|Spot Deep in Brain Linked to Addiction|
January 26, 2007; Page B2
WASHINGTON -- Damage to a silver-dollar-sized spot deep in the brain seems to wipe out the urge to smoke, a discovery that may shed important light on addiction.
The research was inspired by a stroke survivor who claimed he simply forgot his two-pack-a-day addiction -- no cravings, no nicotine patches, not even a conscious desire to quit.
"The quitting is like a light switch that went off," said Antoine Bechara of the University of Southern California, who scanned the brains of 69 smokers and ex-smokers to pinpoint the region involved.
The finding, reported in today's edition of the journal Science, points scientists toward new ways to develop antismoking aids by targeting the little-known brain region called the insula. And it sparked excitement among addiction specialists who expect the insula to play a key role in other addictions.
"It's a fantastic paper; it's a fantastic finding," said Nora Volkow, director of the National Institute on Drug Abuse and a longtime investigator of the brain's addiction pathways.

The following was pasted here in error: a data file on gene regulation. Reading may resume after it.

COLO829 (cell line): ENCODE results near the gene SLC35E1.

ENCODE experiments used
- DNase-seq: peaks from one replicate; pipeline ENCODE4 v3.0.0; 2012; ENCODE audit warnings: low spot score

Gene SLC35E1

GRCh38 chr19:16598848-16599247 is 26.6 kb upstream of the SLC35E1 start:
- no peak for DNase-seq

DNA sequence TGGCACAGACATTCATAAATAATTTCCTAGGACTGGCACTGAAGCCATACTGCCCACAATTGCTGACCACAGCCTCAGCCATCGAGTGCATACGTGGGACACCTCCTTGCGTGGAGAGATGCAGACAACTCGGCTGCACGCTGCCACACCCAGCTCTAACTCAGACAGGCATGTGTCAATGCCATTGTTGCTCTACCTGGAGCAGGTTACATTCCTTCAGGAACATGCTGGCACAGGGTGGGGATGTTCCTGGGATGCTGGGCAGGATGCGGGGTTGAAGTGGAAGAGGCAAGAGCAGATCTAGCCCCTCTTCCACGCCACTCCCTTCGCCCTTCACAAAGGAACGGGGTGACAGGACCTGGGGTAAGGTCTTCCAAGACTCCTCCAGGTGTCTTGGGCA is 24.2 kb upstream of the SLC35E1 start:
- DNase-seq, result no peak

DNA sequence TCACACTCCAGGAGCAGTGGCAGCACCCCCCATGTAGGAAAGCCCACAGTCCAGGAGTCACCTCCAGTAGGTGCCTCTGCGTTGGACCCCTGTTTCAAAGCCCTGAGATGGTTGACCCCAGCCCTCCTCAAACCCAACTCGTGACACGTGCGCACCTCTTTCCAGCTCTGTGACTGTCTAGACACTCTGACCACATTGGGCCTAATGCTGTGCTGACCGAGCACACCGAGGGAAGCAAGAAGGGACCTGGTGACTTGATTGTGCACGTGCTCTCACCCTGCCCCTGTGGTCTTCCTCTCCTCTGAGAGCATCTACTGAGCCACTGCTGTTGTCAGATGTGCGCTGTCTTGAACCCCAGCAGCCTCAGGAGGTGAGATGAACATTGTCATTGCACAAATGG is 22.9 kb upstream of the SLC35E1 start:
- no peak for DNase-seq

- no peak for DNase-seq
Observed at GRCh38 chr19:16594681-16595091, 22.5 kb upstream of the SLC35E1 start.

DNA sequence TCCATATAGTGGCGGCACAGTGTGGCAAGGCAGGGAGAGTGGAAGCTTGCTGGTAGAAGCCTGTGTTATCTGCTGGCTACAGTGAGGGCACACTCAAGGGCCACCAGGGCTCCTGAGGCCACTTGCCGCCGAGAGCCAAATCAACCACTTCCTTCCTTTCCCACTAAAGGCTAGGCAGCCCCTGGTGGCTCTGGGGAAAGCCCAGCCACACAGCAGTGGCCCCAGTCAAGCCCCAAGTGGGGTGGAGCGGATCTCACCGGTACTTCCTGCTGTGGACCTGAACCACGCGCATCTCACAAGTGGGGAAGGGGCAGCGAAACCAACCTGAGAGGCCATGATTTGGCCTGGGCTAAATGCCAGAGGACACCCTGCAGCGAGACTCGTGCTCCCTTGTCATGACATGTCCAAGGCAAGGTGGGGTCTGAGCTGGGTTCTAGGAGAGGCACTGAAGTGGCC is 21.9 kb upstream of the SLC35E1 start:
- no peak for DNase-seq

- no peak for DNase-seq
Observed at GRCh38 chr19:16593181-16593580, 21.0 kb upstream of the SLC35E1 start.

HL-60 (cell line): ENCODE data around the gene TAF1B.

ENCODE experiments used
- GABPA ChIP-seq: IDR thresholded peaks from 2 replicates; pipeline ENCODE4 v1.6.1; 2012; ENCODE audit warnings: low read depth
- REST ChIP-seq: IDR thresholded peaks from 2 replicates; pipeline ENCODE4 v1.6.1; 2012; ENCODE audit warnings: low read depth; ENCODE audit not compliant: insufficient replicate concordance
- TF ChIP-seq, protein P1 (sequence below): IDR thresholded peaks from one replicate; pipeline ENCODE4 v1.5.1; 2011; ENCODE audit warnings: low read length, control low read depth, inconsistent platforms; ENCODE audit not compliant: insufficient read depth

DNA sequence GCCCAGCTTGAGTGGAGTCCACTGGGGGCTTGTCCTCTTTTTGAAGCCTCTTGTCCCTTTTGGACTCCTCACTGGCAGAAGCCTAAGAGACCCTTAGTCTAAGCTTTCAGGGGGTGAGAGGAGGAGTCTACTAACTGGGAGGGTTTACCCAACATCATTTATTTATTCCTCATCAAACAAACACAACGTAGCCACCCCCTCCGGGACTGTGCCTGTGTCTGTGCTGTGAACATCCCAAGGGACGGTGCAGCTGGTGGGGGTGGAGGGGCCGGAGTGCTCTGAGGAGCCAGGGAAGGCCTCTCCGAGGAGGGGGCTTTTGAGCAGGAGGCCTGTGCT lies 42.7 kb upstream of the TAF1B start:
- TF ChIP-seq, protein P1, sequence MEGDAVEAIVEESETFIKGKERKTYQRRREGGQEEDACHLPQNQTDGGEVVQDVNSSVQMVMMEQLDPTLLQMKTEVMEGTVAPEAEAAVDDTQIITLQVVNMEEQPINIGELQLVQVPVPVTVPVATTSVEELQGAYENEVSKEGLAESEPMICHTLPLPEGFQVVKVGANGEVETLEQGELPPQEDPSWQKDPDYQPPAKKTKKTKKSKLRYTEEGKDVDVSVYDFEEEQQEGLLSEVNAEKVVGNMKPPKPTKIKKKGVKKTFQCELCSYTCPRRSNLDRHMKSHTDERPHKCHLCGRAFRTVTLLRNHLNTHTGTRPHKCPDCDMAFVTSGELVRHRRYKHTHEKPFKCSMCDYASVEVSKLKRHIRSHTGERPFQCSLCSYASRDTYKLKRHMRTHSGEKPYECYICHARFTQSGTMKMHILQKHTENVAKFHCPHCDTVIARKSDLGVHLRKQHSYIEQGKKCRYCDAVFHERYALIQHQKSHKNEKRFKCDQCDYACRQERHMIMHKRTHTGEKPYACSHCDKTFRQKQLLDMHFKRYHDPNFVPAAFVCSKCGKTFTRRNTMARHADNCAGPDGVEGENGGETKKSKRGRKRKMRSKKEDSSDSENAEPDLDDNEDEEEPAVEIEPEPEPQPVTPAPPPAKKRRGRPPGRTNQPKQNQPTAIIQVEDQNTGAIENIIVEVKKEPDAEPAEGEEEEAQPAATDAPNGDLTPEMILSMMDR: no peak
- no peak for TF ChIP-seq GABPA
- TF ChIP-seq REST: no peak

The study "shows unequivocally is the insula is a key structure in the brain for perceiving the urges to take the drug," urges that are "the backbone of the addiction," Dr. Volkow said.
The insula seems to be where the brain turns physical reactions into feelings -- like feeling anxious when your heart speeds up. When those reactions are caused by a particular substance, the insula may act as a sort of headquarters for cravings.
Some 44 million Americans smoke, and the government says more than 400,000 people a year die of smoking-related illnesses. Declines in smoking have slowed in recent years, making it unlikely that the U.S. will reach a public health goal of cutting the rate to 12% by 2010.
Nicotine is one of the most addictive substances known, and it is common for smokers to relapse repeatedly when they try to quit.
It isn't unusual for a health scare to prompt an attempt at quitting. "That's the quitting that's not as interesting," Dr. Bechara said.
If Dr. Bechara's findings are validated, they suggest that developing drugs that target the insula might help smokers quit. There are nicotine receptors in the insula, meaning it should be possible to create a nicotine-specific drug, Dr. Bechara said -- albeit years from now.
More immediately, Dr. Volkow of NIDA wants to try a different experiment: Scientists can temporarily alter function of certain brain regions with pulses of magnetic energy, called "transcranial magnetic stimulation." She wants to see if it's possible to focus such magnetic pulses on the insula, and thus verify its role.
Other neurologic functions are known to be involved with addiction, too, such as the brain's "reward" or pleasure pathways. The insula discovery doesn't contradict that work, but adds another layer to how addiction grips the brain, Dr. Bechara said.